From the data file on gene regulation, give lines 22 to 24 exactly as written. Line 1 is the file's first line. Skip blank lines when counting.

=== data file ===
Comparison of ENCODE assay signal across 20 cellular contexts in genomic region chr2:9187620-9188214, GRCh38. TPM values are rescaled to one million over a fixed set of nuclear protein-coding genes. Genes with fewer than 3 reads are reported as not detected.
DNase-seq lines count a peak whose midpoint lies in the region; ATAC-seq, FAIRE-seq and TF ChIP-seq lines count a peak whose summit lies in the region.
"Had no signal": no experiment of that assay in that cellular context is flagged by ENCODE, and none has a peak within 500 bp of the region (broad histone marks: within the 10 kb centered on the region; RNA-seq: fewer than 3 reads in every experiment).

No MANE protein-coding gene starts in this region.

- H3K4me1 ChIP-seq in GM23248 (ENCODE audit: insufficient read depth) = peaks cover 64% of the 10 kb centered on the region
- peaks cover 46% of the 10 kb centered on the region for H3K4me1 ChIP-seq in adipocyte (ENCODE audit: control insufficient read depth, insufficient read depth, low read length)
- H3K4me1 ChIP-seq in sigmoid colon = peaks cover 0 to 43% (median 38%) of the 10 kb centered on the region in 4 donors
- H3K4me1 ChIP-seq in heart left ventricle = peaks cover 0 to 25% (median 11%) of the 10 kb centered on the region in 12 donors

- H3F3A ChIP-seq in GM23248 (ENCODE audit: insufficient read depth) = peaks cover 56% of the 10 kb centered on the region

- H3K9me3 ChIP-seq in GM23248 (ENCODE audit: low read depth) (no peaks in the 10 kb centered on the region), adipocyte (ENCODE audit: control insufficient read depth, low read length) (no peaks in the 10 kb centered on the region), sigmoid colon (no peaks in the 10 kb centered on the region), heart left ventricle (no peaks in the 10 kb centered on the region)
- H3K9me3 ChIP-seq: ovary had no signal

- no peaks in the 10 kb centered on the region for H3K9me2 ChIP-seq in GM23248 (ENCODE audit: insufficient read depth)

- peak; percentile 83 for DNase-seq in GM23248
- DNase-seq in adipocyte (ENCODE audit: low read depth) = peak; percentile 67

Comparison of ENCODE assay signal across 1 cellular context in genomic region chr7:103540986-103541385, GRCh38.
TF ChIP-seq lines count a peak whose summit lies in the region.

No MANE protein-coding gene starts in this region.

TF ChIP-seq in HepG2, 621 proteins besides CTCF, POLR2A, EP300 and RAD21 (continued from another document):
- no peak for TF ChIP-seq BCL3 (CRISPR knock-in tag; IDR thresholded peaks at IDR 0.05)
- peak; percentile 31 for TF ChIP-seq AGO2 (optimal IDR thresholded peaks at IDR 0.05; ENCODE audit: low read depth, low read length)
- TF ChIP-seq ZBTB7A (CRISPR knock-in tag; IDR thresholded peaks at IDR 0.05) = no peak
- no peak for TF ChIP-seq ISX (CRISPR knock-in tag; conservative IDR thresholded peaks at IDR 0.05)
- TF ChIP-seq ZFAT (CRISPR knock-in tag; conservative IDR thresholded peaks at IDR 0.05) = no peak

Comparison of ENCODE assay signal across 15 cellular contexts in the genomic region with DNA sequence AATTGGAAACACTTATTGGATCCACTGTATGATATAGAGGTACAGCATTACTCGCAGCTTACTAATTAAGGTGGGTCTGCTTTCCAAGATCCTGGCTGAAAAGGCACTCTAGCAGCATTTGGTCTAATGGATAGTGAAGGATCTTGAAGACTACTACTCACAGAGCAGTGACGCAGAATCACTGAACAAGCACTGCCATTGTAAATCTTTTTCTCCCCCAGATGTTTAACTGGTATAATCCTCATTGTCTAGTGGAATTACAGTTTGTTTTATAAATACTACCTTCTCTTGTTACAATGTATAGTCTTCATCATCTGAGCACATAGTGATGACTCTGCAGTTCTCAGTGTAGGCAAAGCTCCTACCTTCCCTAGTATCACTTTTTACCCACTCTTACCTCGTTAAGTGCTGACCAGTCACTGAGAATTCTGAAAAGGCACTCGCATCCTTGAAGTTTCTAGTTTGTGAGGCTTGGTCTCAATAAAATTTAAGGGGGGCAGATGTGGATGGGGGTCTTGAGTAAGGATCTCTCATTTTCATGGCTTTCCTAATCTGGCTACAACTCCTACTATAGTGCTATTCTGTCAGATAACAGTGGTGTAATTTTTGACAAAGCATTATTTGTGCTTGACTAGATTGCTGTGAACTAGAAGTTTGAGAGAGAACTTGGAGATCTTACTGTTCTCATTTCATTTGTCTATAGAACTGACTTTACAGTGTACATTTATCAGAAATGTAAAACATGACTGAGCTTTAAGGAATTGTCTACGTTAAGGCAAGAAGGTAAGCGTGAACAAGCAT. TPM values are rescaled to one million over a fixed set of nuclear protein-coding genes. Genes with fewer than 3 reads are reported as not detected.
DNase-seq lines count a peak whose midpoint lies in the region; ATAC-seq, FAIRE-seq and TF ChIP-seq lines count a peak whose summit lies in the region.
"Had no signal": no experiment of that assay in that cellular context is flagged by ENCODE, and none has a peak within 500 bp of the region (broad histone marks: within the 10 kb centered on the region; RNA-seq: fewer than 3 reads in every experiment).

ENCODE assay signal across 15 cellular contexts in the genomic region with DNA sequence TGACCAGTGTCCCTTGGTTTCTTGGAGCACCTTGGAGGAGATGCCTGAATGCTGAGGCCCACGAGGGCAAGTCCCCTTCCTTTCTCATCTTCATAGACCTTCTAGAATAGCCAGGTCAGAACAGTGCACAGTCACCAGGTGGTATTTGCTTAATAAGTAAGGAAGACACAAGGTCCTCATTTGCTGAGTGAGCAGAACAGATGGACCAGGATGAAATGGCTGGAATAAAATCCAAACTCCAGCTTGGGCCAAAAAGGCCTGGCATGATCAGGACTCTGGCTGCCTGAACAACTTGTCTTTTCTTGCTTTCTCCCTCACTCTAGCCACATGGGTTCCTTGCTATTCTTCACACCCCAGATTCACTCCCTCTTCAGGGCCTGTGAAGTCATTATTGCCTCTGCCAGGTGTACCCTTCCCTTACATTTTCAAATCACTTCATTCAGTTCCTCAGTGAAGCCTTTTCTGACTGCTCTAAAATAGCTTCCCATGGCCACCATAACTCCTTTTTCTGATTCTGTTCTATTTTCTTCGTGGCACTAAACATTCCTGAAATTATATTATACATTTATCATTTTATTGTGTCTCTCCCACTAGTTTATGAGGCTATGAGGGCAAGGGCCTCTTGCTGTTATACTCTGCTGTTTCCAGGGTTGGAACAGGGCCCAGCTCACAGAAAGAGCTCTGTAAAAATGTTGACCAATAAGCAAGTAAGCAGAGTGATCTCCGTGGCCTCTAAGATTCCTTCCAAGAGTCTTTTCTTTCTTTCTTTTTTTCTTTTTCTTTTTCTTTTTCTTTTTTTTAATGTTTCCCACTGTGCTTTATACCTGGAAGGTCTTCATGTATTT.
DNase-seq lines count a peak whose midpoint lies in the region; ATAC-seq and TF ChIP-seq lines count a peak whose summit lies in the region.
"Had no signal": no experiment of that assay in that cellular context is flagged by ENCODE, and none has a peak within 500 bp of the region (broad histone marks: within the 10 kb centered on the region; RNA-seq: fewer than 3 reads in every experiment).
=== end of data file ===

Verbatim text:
- no peak for TF ChIP-seq ISX (CRISPR knock-in tag; conservative IDR thresholded peaks at IDR 0.05)
- TF ChIP-seq ZFAT (CRISPR knock-in tag; conservative IDR thresholded peaks at IDR 0.05) = no peak

Comparison of ENCODE assay signal across 15 cellular contexts in the genomic region with DNA sequence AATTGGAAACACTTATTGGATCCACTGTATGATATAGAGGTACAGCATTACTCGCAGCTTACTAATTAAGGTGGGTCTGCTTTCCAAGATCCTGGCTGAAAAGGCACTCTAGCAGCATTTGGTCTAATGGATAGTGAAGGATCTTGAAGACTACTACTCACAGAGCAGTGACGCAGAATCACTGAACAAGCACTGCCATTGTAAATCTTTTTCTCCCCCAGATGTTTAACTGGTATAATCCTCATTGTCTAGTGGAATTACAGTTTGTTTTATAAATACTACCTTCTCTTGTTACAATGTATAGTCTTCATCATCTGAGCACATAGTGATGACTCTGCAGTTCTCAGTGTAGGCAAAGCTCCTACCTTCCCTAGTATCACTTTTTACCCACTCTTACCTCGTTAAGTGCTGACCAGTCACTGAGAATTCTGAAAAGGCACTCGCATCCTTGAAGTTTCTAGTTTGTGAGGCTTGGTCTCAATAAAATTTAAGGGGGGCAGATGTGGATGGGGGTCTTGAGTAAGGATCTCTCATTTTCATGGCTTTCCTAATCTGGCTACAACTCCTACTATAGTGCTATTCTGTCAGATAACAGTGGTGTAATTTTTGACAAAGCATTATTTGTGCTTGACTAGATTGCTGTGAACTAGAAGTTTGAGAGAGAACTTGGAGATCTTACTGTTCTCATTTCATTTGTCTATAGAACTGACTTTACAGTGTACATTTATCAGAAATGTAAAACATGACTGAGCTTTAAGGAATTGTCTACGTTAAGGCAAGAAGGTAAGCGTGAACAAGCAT. TPM values are rescaled to one million over a fixed set of nuclear protein-coding genes. Genes with fewer than 3 reads are reported as not detected.